Mapping Keats’s Progress: A Critical Chronology

Mapping Keats’s Progress
A Critical Chronology

King Stephen: A Fragment of a Tragedy ACT I SCENE II

  • Gloc. Now may we lift our bruised visors up,
  • Gloc. And take the flattering freshness of the air,
  • Gloc. While the wide din of battle dies away
  • Gloc. Into times past, yet to be echoed sure
  • Gloc. In the silent pages of our chroniclers.
  • $1-knt. Will Stephen’s death be mark’d there, my good lord,
  • $1-knt. Or that we gave him lodging in yon towers?
  • Gloc. Fain would I know the great usurper’s fate.
  • $1-capt. My lord! 2-capt. Most noble Earl!
  • $1-capt. The King — 2-capt. The Empress greets —
  • Gloc. What of the King? 1-capt. He sole and lone maintains
  • $1-capt. A hopeless bustle mid our swarming arms,
  • $1-capt. And with a nimble savageness attacks,
  • $1-capt. Escapes, makes fiercer onset, then anew
  • $1-capt. Eludes death, giving death to most that dare
  • $1-capt. Trespass within the circuit of his sword!
  • $1-capt. And for the Duke of Bretagne, like a stag
  • $1-capt. He flies, for the Welsh beagles to hunt down.
  • $1-capt. God save the Empress!
  • Gloc. Now our dreaded Queen
  • Gloc. What message from her Highness? 2-capt. Royal Maud
  • $2-capt. From the throng’d towers of Lincoln hath look’d down,
  • $2-capt. Like Pallas from the walls of Ilion,
  • $2-capt. And seen her enemies havock’d at her feet.
  • $2-capt. She greets most noble gloster from her heart,
  • $2-capt. Intreating him, his captains, and brave knights,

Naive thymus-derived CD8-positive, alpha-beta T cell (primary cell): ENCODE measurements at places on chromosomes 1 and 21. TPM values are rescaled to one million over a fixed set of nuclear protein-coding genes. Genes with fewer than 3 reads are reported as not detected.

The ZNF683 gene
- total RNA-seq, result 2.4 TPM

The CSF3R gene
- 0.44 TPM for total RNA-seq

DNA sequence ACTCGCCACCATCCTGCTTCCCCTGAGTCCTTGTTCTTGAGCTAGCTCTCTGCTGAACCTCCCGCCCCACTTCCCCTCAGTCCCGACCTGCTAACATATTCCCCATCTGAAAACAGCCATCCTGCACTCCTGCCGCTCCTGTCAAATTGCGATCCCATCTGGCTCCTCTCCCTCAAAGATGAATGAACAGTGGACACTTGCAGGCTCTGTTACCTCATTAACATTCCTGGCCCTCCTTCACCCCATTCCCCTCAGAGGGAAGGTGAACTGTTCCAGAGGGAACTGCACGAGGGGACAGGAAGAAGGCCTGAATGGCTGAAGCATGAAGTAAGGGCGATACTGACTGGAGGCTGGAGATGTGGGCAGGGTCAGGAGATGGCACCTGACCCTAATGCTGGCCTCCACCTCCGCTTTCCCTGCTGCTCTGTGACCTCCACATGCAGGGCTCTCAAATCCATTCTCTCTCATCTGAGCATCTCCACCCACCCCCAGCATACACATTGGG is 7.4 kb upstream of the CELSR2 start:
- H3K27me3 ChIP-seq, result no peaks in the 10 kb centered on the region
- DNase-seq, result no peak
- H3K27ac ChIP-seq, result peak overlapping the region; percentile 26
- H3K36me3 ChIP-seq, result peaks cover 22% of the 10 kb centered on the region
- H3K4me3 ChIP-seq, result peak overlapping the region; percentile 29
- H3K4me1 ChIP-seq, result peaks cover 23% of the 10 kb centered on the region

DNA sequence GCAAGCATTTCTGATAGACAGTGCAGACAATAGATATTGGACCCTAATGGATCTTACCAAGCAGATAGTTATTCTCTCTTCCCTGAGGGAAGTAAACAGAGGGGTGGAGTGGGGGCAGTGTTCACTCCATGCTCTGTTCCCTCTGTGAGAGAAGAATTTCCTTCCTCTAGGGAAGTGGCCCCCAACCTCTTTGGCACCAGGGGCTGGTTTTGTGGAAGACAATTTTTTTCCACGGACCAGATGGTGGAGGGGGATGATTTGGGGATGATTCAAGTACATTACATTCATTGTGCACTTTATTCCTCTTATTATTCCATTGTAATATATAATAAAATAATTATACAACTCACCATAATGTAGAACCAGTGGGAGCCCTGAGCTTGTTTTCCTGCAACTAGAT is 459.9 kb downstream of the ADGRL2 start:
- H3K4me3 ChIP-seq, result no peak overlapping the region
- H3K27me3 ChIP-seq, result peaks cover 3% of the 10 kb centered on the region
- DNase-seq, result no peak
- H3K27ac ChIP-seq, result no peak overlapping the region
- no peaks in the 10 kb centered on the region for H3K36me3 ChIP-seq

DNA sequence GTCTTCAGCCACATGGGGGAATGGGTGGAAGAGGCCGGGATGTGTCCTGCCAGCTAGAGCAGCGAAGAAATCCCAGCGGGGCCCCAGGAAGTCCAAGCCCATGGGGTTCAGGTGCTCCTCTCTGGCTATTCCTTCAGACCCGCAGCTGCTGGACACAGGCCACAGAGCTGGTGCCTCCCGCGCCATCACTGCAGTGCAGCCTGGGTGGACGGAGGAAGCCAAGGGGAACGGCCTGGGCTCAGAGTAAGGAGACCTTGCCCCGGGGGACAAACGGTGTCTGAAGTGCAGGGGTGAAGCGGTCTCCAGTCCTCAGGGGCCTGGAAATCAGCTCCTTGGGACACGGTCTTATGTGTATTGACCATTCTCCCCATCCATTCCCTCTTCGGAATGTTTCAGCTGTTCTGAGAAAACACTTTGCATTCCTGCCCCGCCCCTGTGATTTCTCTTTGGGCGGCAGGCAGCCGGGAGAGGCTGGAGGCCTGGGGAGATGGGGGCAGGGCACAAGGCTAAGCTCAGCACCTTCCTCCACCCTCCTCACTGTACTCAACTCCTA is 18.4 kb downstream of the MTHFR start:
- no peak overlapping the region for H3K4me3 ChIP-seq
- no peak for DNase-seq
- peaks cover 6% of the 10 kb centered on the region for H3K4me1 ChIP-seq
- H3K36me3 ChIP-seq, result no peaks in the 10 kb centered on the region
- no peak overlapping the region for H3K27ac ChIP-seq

• $2-capt. To grace a banquet. The high city gates
  • $2-capt. Are envious which shall see your triumph pass;
  • $2-capt. The streets are full of music.
  • Gloc. Whence come you?
  • $2-knt. From Stephen, my good Prince, — Stephen! Stephen!
  • Gloc. Why do you make such echoing of his name?
  • $2-knt. Because I think, my lord, he is no man,
  • $2-knt. But a fierce demon, ’nointed safe from wounds,
  • $2-knt. And misbaptized with a Christian name.
  • Gloc. A mighty soldier! — does he still hold out?
  • $2-knt. He shames our victory. His valour still
  • $2-knt. Keeps elbow-room amid our eager swords,
  • $2-knt. His gleaming battle-axe being slaughter-sick,
  • $2-knt. Smote on the morion of a Flemish knight,
  • $2-knt. Broke short in his hand; upon the which he flung
  • $2-knt. The heft away with such a vengeful force,
  • $2-knt. It paunch’d the Earl of Chester’s horse, who then
  • $2-knt. Spleen-hearted came in full career at him.
  • Gloc. Did no one take him at a vantage then?
  • $2-knt. Three then with tiger leap upon him flew,
  • $2-knt. Whom, with his sword swift-drawn and nimbly held,
  • $2-knt. He stung away again, and stood to breathe,
  • $2-knt. Smiling. Anon upon him rush’d once more
  • $2-knt. A throng of foes, and in this renew’d strife,
  • $2-knt. My sword met his and snapp’d off at the hilts.
  • Gloc. Come, lead me to this Mars — and let us move
  • Gloc. In silence, not insulting his sad doom
  • Gloc. With clamorous trumpets. To the Empress bear
  • Gloc. My salutation as befits the time.

🗙 Cite this page:

MLA Style: Works Cited

Keats, John. “King Stephen: A Fragment of a Tragedy ACT I SCENE II.” Mapping Keats’s Progress: A Critical Chronology, by G. Kim Blank. Edition 3.3 , University of Victoria, 5 September 2020. https://johnkeats.uvic.ca/poem_king_stephen_act_i_scene_ii.html.

Chicago Style: Note

John Keats, “King Stephen: A Fragment of a Tragedy ACT I SCENE II,” Mapping Keats’s Progress: A Critical Chronology, Edition 3.3 , last modified 5th September 2020. https://johnkeats.uvic.ca/poem_king_stephen_act_i_scene_ii.html.

Chicago Style: Bibliography

Keats, John. “King Stephen: A Fragment of a Tragedy ACT I SCENE II.” Mapping Keats’s Progress: A Critical Chronology, Edition 3.3 , last modified 5th September 2020. https://johnkeats.uvic.ca/poem_king_stephen_act_i_scene_ii.html.